The Chinese celebrate everything with food. From our tiny Brooklyn kitchen, my mom could turn out an authentic 10 course Chinese feast, singlehandedly, complete with shark’s fin soup and roasted duck glazed in a sweet and sour sauce — the original “duck sauce” which is nothing like the little orange packets they throw in with the fortune cookies or serve up with crispy noodles.
Every so often we’d gather at a Chinese restaurant, which is all about eating and talking, and talking while eating. The room is always red, (the Chinese color for happiness and good fortune), an expansive open space, dotted with large round tables with seating for ten. The din of Chinese chatter is deafening, partly because of the tables crammed too closely together and partly because people are shouting to be heard.
Eating Chinese style is a communal affair. Platters of steaming hot food make their rounds on a giant lazy Susan, everyone taking turns selecting a morsel or two from whatever dish is in front of them. If you have an older relative sitting next to you, they might choose the best pieces and put it in your bowl. This is an honor, not an invasion of your personal space. If the relative is very, very old you might do the honors. Everyone encourages others to eat more. No dieting allowed.
Like the eating, the ordering of the food is a part hierarchy, part favor. The waiter confers with the one he’s identified as being at the top of the food chain, so to speak. He’s usually the one footing the bill and is almost always a “he.” The waiter hands him a “menu” which is a page written in Chinese. If you can’t read Chinese, you’re pretty much out of luck. This is the secret menu given only to authentic Chinese people who don’t ask for ice water or forks. This menu is the real deal, no goopy brown sauces and nothing you would find on a Chinese take out menu.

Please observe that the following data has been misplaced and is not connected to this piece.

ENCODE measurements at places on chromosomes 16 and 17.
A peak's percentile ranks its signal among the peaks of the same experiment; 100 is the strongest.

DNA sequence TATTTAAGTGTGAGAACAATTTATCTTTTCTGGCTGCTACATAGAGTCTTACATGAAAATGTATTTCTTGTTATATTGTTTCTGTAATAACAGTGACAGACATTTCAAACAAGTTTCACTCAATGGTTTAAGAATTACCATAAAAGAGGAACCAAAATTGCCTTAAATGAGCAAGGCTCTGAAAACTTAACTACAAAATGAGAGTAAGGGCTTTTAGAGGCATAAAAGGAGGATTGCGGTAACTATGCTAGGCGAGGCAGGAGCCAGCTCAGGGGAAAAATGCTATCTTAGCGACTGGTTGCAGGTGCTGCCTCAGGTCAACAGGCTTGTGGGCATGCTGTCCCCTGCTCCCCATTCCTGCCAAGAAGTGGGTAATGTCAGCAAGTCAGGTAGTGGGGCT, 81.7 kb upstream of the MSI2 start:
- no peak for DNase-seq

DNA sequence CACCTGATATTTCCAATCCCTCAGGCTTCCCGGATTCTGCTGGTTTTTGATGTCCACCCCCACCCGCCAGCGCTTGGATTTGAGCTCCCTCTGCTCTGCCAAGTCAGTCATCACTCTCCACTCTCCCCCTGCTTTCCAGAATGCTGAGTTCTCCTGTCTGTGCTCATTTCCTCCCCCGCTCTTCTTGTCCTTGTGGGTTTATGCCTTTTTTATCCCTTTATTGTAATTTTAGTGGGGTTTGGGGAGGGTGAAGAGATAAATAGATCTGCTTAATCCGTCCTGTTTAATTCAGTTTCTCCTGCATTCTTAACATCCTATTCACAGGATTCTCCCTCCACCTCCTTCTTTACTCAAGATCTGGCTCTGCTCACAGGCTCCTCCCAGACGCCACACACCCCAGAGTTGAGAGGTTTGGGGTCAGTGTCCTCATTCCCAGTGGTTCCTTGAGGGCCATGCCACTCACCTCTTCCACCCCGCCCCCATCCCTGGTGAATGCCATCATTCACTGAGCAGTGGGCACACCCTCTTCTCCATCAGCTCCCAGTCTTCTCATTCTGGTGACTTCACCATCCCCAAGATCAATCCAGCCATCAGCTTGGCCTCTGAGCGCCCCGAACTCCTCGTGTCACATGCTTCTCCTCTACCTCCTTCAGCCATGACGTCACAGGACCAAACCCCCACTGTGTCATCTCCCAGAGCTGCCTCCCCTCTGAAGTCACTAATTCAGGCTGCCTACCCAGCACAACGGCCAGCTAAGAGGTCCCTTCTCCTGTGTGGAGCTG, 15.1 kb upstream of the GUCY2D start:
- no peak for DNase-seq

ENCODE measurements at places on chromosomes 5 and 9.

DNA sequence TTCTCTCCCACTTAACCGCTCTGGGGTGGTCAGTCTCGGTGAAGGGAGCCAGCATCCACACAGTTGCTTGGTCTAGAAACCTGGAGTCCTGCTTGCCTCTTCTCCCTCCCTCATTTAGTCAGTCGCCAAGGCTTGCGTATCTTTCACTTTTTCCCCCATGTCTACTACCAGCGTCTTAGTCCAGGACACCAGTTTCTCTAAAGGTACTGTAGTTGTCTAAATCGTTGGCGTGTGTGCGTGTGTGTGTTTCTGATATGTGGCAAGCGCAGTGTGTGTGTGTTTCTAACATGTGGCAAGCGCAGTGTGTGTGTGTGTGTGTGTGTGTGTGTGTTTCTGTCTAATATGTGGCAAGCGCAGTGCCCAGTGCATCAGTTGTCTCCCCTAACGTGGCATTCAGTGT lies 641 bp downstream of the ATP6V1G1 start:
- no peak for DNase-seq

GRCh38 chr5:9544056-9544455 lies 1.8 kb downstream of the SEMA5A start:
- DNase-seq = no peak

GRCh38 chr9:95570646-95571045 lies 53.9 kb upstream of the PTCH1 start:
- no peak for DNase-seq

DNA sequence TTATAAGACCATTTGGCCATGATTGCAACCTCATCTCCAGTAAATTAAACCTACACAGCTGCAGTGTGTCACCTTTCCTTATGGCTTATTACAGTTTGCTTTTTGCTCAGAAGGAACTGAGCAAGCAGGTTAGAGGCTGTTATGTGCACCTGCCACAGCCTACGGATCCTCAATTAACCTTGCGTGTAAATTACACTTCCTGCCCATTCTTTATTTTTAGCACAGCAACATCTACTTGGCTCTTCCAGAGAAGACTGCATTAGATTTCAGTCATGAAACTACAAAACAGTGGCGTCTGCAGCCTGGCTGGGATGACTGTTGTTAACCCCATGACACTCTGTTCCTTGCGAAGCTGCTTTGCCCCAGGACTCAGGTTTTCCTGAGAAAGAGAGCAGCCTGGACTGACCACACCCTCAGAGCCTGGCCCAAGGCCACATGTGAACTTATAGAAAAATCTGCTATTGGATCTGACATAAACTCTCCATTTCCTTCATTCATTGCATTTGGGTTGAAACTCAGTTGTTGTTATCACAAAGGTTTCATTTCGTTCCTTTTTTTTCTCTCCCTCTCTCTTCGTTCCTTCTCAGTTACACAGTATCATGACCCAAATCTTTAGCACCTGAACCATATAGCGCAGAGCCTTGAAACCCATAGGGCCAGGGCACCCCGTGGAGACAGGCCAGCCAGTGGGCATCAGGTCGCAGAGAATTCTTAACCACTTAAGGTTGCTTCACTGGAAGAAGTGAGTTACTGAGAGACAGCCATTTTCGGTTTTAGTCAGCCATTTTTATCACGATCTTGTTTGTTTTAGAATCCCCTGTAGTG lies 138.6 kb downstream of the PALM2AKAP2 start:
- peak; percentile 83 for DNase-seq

A typical Chinese banquet includes roast suckling pig, cooked on a spit until the skin is bubbled and crispy. For a banquet it’s splayed out on the platter, head and all, looking like something that would make the big bad wolf proud. Each bite sized chunk of meat has its own layer of savory, crispy skin. It’s traditionally served alongside a tiny dipping bowl of sugar. Yes. The granules of sugar clinging to the meat provide that sweet savory combo that some people find irresistible.
This recipe, which is really more of a technique than “recipe,” delivers the closest thing to roast suckling pig without a spit. In fact, if you have access to, and don’t mind cooking up, a little piglet, I’m guessing you’d be able to achieve a fairly good approximation of a banquet worthy pig. If you are fortunate to have a decently stocked Asian supermarket or a good butcher, you might also be able to try this recipe with pork belly (the meat used for bacon) for a really succulent delicacy.
SUCCULENT, SLOW ROASTED PORK SHOULDER WITH CRISPY, CRACKLING SKIN
Preheat oven to 250 degrees.
Season the roast liberally with salt and pepper.
Place roast on a rack over a pan (I use a large roasting pan)
Roast at 250 degrees until fork tender. (About 8 hours for an 8lb roast).
Remove from the oven and tent while you heat the oven to 500 degrees.
Return roast to the oven, rotating every 5 minutes or so, until skin is blistered and crispy.
Remove from the oven.
Tent again for 15 minutes before slicing.
I have to give credit to J. Kenji Lopez-Alt at Serious Eats. You can see the detailed recipe here.